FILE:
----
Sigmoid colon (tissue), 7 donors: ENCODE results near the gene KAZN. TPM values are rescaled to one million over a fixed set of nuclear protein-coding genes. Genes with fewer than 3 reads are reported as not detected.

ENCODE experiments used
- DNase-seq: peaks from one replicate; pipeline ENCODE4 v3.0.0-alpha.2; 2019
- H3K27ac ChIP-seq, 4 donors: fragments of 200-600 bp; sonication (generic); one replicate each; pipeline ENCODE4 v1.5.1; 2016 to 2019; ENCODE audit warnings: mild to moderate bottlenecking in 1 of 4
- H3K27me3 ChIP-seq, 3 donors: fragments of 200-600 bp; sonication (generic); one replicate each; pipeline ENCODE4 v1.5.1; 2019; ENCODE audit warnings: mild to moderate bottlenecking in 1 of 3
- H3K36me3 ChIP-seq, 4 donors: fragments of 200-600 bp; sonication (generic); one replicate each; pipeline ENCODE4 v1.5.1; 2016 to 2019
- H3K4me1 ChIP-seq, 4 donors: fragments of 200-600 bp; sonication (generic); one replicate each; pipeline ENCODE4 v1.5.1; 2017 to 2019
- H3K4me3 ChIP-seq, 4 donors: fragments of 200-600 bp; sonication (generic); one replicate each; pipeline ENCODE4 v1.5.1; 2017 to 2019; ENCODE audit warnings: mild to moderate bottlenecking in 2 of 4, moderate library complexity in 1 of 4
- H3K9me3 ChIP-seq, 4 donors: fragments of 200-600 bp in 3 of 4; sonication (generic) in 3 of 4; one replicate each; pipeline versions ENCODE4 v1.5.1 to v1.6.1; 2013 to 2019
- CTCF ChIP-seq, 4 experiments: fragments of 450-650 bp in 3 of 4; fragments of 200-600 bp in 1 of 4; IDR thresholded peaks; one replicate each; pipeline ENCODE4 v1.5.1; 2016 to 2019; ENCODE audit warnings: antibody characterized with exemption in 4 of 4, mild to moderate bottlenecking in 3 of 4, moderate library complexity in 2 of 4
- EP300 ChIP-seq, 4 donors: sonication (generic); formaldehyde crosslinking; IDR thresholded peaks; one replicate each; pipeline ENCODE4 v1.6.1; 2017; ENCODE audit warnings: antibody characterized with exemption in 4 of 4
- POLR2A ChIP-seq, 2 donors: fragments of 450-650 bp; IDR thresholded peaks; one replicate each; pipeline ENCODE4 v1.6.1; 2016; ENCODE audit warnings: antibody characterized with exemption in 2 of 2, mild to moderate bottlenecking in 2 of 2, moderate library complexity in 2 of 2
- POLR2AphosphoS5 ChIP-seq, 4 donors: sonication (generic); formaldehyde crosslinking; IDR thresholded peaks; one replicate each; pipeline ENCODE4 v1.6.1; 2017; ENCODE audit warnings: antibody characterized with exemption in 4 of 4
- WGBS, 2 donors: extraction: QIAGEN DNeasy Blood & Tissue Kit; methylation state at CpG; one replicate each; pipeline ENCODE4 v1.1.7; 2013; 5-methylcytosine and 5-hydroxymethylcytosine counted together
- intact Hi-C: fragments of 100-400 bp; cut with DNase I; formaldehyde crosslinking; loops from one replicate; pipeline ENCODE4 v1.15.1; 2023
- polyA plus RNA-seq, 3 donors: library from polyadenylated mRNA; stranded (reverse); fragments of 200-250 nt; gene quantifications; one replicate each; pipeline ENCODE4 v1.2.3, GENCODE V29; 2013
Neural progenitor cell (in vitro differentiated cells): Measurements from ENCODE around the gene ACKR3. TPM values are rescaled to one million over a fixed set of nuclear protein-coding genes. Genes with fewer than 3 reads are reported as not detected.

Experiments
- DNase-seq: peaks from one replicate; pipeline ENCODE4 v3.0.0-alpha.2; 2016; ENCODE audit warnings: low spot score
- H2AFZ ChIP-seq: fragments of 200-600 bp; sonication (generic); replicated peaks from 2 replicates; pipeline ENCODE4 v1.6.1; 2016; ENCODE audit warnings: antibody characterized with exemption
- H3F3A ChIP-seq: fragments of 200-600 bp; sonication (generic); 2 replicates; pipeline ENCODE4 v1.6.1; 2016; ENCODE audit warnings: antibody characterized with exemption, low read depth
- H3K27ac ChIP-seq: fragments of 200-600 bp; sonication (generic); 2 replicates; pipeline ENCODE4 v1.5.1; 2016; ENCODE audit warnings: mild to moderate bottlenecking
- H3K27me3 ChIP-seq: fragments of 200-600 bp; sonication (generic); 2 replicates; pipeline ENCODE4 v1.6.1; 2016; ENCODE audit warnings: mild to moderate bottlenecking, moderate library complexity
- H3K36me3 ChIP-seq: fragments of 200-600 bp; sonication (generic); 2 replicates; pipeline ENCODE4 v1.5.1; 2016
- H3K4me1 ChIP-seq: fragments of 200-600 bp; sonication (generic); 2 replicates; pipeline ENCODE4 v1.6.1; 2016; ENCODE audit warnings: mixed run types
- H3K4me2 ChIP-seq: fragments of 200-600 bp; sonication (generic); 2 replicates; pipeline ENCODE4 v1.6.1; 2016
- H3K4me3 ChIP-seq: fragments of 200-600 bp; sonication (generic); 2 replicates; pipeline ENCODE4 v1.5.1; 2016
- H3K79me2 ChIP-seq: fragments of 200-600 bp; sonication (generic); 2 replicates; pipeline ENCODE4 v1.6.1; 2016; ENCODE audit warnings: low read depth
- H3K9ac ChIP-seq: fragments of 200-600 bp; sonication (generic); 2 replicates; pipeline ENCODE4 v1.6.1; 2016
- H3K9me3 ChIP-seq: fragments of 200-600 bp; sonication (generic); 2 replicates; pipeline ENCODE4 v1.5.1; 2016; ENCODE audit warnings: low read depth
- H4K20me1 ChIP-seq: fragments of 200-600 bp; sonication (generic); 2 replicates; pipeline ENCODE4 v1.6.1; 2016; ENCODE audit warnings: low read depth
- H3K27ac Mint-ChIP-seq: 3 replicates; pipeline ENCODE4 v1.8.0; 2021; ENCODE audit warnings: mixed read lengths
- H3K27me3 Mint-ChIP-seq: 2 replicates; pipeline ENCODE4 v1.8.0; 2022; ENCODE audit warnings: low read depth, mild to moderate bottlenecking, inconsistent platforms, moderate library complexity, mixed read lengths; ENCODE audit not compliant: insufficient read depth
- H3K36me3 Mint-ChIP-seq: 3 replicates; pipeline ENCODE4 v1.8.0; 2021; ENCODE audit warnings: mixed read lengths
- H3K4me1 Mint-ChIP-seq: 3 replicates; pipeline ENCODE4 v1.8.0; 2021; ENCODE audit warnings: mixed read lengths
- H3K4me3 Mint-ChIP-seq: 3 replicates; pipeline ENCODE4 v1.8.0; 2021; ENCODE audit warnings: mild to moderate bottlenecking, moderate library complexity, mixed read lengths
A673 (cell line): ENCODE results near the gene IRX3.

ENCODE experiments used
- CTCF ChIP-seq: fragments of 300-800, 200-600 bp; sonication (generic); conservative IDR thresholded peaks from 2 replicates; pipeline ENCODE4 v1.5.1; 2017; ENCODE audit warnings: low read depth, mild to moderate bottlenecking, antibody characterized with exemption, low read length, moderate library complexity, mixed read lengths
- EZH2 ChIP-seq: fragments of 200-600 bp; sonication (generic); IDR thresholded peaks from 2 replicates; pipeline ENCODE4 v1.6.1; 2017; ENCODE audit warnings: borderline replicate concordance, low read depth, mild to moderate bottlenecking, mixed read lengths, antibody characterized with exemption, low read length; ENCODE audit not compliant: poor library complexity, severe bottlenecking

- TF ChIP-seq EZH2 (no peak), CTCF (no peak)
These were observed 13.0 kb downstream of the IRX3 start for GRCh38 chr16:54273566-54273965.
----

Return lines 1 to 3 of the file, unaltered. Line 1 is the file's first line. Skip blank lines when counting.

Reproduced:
Sigmoid colon (tissue), 7 donors: ENCODE results near the gene KAZN. TPM values are rescaled to one million over a fixed set of nuclear protein-coding genes. Genes with fewer than 3 reads are reported as not detected.

ENCODE experiments used
- DNase-seq: peaks from one replicate; pipeline ENCODE4 v3.0.0-alpha.2; 2019